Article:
Miami City Commissioner Michelle Spence-Jones Sues Mayor Tomas Regalado and Katherine Fernandez Rundle
Ever since she beat two separate criminal cases against her last year, Miami City Commissioner Michelle Spence-Jones has been quietly preparing for an epic take down of Mayor Tomas Regalado and Miami-Dade State Attorney Katherine Fernandez Rundle -- the two politicians she blames for almost destroying her.
Today, Spence-Jones launched the first salvo. She is suing Regalado and Rundle in Miami federal court, claiming they violated her civil rights by fabricating and concealing evidence, falsely arresting her, and malicious prosecuting her. Spence-Jones' lawsuit accuses Rundle as serving as an investigatory and prosecutorial arm of the mayor. She is also suing assistant state prosecutor Richard Scruggs and State Attorney's Office investigator Robert Fielder, the two men who built both cases against her.
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Spence-Jones claims Rundle aided Regalado for political reasons. The lawsuit claims the state attorney waited until after Spence-Jones' swearing-in ceremony to file charges in order to allow Regalado and his commission allies to pick her replacement, who ended up being Richard Dunn II.
The commissioner is being represented by Emery Celli Brincherhoff & Abady, the New York City law firm representing one of three former Duke University lacrosse players who were wrongfully accused of raping a stripper in 2006 and who are now suing cops in Durham, N.C. "For nearly two long, lonely years, Michelle fought to defend her liberty and her good name," says Emery attorney Ilan M. Maazel. "Now we can finally begin the road to accountability and justice."
- Rundle never recused herself from criminal investigations into Regalado because they are close allies and friends, including an FDLE probe last year in which the mayor and his daughter Raquelita were investigated for "blatant and criminal campaign violations that included forging campaign finance reports." Despite opinions from Miami-Dade Ethics Commission Executive Director Joe Centorino and assistant state attorney Howard Rosen that the Regalados had acted "in apparent willfull disregard for the rule of law," Rundle did not criminally charge the mayor or his daughter, who is a Miami-Dade School Board Member. Instead, they only paid a civil fine of $5,000 each.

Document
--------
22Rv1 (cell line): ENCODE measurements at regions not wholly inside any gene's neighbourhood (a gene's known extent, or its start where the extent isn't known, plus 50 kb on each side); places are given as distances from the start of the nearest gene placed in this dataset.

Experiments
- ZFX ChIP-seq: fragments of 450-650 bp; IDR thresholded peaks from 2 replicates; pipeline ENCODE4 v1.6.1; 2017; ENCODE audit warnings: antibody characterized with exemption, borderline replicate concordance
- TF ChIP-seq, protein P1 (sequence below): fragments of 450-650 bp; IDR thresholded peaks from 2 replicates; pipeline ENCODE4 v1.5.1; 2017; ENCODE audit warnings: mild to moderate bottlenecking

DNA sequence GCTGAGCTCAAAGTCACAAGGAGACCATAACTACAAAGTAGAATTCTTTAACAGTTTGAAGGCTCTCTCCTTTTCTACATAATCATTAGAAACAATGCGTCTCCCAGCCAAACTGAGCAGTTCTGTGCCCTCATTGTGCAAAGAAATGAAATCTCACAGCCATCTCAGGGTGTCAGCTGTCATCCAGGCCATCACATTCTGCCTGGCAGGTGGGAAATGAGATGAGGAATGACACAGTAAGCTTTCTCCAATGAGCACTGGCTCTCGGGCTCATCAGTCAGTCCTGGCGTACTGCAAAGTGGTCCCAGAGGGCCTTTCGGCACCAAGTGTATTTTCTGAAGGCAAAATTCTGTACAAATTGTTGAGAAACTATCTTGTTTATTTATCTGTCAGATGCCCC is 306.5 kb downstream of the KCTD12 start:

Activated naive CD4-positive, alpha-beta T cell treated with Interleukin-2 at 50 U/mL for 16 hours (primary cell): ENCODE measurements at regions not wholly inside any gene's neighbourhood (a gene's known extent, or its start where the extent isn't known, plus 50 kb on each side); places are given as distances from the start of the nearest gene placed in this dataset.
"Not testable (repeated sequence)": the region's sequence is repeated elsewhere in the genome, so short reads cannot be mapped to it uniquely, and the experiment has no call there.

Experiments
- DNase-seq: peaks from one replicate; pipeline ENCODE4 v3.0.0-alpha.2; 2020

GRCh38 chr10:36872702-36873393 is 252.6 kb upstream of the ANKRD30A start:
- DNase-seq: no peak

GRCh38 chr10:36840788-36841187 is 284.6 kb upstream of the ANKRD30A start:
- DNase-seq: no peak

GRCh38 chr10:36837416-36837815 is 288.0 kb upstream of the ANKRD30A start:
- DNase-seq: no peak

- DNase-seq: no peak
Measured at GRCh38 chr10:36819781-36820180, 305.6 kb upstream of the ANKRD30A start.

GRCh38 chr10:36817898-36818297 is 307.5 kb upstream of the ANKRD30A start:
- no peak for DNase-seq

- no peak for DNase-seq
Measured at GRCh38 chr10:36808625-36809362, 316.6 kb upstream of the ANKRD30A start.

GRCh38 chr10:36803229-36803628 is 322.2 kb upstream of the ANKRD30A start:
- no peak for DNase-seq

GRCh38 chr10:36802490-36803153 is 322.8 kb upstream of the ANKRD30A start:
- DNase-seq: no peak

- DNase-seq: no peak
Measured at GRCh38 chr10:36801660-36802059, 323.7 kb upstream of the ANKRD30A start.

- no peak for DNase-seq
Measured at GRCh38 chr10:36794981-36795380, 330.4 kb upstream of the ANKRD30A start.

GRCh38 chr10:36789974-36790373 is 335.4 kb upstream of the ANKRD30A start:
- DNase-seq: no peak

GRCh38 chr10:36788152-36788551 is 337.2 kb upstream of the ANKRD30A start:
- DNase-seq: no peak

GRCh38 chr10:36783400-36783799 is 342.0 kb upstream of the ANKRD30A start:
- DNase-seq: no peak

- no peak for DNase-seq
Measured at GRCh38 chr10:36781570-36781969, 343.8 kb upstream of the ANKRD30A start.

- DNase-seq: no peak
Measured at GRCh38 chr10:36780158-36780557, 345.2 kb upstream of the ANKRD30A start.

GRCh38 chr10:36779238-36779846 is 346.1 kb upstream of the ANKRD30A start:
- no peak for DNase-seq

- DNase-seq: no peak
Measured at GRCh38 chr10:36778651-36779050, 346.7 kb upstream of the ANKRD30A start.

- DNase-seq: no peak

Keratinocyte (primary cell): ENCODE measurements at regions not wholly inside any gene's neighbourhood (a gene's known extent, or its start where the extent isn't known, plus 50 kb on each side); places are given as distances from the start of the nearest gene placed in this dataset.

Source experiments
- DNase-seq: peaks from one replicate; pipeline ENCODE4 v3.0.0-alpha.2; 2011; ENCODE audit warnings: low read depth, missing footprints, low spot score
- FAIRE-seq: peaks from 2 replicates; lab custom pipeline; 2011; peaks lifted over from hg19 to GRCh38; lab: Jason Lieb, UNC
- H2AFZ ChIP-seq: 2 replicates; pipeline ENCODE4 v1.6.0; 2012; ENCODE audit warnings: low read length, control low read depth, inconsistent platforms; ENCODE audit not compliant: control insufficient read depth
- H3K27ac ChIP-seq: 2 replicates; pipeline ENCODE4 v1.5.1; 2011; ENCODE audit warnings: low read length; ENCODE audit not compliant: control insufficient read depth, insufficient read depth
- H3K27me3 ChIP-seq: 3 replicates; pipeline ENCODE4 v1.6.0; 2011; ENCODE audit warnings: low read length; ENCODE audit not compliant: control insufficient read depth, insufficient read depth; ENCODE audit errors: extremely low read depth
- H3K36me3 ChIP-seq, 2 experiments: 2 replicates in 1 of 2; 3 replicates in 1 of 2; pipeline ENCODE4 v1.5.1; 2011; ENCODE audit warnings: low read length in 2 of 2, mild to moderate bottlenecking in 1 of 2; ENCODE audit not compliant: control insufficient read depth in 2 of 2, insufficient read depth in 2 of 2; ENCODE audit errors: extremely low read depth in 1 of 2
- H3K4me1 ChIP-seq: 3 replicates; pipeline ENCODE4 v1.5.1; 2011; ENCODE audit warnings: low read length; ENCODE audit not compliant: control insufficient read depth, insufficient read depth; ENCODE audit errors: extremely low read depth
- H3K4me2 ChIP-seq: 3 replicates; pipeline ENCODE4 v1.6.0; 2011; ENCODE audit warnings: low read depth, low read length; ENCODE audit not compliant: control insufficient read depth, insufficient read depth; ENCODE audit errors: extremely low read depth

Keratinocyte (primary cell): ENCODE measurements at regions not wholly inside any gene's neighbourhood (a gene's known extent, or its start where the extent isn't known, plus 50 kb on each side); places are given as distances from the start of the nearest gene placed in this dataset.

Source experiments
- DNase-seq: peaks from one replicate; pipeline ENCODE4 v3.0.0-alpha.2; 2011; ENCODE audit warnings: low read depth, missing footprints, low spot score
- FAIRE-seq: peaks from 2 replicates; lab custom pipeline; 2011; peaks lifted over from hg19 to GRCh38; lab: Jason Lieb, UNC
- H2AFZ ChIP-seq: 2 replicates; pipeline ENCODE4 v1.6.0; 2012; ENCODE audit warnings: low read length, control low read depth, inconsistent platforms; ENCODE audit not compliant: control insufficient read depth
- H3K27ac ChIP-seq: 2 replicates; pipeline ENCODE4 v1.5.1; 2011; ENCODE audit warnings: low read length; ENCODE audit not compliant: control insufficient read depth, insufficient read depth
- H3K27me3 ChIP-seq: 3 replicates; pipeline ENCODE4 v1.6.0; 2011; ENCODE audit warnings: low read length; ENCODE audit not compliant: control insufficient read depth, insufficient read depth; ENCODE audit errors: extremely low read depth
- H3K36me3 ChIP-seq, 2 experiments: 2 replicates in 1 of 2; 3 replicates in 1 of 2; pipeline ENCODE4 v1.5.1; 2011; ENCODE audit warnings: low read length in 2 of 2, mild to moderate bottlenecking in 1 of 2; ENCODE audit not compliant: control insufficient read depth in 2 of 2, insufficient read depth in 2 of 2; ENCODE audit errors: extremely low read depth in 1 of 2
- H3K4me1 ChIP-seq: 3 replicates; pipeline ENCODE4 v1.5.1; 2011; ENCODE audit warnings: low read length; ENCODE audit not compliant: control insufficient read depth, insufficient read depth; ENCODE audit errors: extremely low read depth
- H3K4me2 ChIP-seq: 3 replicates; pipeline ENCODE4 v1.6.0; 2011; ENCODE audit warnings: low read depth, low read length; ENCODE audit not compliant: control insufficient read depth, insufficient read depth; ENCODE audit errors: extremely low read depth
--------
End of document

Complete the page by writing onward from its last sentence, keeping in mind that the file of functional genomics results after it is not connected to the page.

- The lawsuit cites three cases in which Scruggs was slapped for prosecutorial misconduct and unprofessionalism. The most damning example is when Scruggs authored an October 1993 report on the botched FBI raid of the Branch Davidians in Waco, Texas. In his report and in front of a Congressional committee, Scruggs insisted that no pyrotechnic devices were used in the raid. But in 2000, the Department of Justice Office of Special Counsel rebuked Scruggs for "the failure to discover and report that the FBI used pyrotechnic tear gas rounds" and that his report "was inconsistent with the responsibility to conduct a thorough and complete investigation."
- Days before the commissioner was arrested on Nov. 10, 2009, Rundle notified then-Gov. Charlie Crist and Regalado that Spence-Jones was going to be charged. Spence-Jones' attorneys tracked down a file in the governor's office that had a photo of the commissioner and a document listing three charges against her. Regalado was also aware of the pending arrest via "secret communications" with Rundle.
- Regalado tried to destroy a photograph of him, Crist, and Spence-Jones taken the day he was sworn in on Nov. 11, 2009. Regalado allegedly ordered the city photographer to delete the image, which would have been a violation of Florida's public records law. The photographer did not destroy the photo.
- When the state attorney's office was preparing to file a bribery charge against Spence-Jones alleging she took $12,500 from developer Armando Codina in exchange for her vote on a street renaming, Fiedler allegedly lied to Codina. Fiedler called Codina on Jan. 6, 2010 and told the developer: "We have you on tape on a bribery case." No such tape exists.
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